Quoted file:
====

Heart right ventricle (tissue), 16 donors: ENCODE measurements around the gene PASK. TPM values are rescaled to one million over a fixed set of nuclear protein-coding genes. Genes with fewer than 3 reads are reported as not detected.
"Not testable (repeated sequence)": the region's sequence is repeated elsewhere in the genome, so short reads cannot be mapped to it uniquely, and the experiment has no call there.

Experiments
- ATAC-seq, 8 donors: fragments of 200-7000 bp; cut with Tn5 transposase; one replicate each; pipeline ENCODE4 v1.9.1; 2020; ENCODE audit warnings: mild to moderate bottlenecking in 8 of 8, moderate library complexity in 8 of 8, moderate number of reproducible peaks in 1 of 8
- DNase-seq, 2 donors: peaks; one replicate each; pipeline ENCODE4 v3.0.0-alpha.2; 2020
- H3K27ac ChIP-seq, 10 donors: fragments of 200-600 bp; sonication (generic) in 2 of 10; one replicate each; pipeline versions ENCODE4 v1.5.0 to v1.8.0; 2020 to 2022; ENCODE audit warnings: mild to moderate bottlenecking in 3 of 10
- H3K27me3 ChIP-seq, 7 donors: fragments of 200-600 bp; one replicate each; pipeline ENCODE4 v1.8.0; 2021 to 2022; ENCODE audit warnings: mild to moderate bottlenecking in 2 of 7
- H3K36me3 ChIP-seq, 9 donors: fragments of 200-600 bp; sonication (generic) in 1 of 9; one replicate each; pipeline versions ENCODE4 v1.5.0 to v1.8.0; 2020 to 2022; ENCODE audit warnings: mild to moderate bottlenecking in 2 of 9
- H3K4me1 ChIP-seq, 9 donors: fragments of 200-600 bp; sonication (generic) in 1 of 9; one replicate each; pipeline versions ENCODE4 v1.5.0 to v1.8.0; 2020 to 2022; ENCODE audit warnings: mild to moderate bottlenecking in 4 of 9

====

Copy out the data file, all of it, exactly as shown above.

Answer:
Heart right ventricle (tissue), 16 donors: ENCODE measurements around the gene PASK. TPM values are rescaled to one million over a fixed set of nuclear protein-coding genes. Genes with fewer than 3 reads are reported as not detected.
"Not testable (repeated sequence)": the region's sequence is repeated elsewhere in the genome, so short reads cannot be mapped to it uniquely, and the experiment has no call there.

Experiments
- ATAC-seq, 8 donors: fragments of 200-7000 bp; cut with Tn5 transposase; one replicate each; pipeline ENCODE4 v1.9.1; 2020; ENCODE audit warnings: mild to moderate bottlenecking in 8 of 8, moderate library complexity in 8 of 8, moderate number of reproducible peaks in 1 of 8
- DNase-seq, 2 donors: peaks; one replicate each; pipeline ENCODE4 v3.0.0-alpha.2; 2020
- H3K27ac ChIP-seq, 10 donors: fragments of 200-600 bp; sonication (generic) in 2 of 10; one replicate each; pipeline versions ENCODE4 v1.5.0 to v1.8.0; 2020 to 2022; ENCODE audit warnings: mild to moderate bottlenecking in 3 of 10
- H3K27me3 ChIP-seq, 7 donors: fragments of 200-600 bp; one replicate each; pipeline ENCODE4 v1.8.0; 2021 to 2022; ENCODE audit warnings: mild to moderate bottlenecking in 2 of 7
- H3K36me3 ChIP-seq, 9 donors: fragments of 200-600 bp; sonication (generic) in 1 of 9; one replicate each; pipeline versions ENCODE4 v1.5.0 to v1.8.0; 2020 to 2022; ENCODE audit warnings: mild to moderate bottlenecking in 2 of 9
- H3K4me1 ChIP-seq, 9 donors: fragments of 200-600 bp; sonication (generic) in 1 of 9; one replicate each; pipeline versions ENCODE4 v1.5.0 to v1.8.0; 2020 to 2022; ENCODE audit warnings: mild to moderate bottlenecking in 4 of 9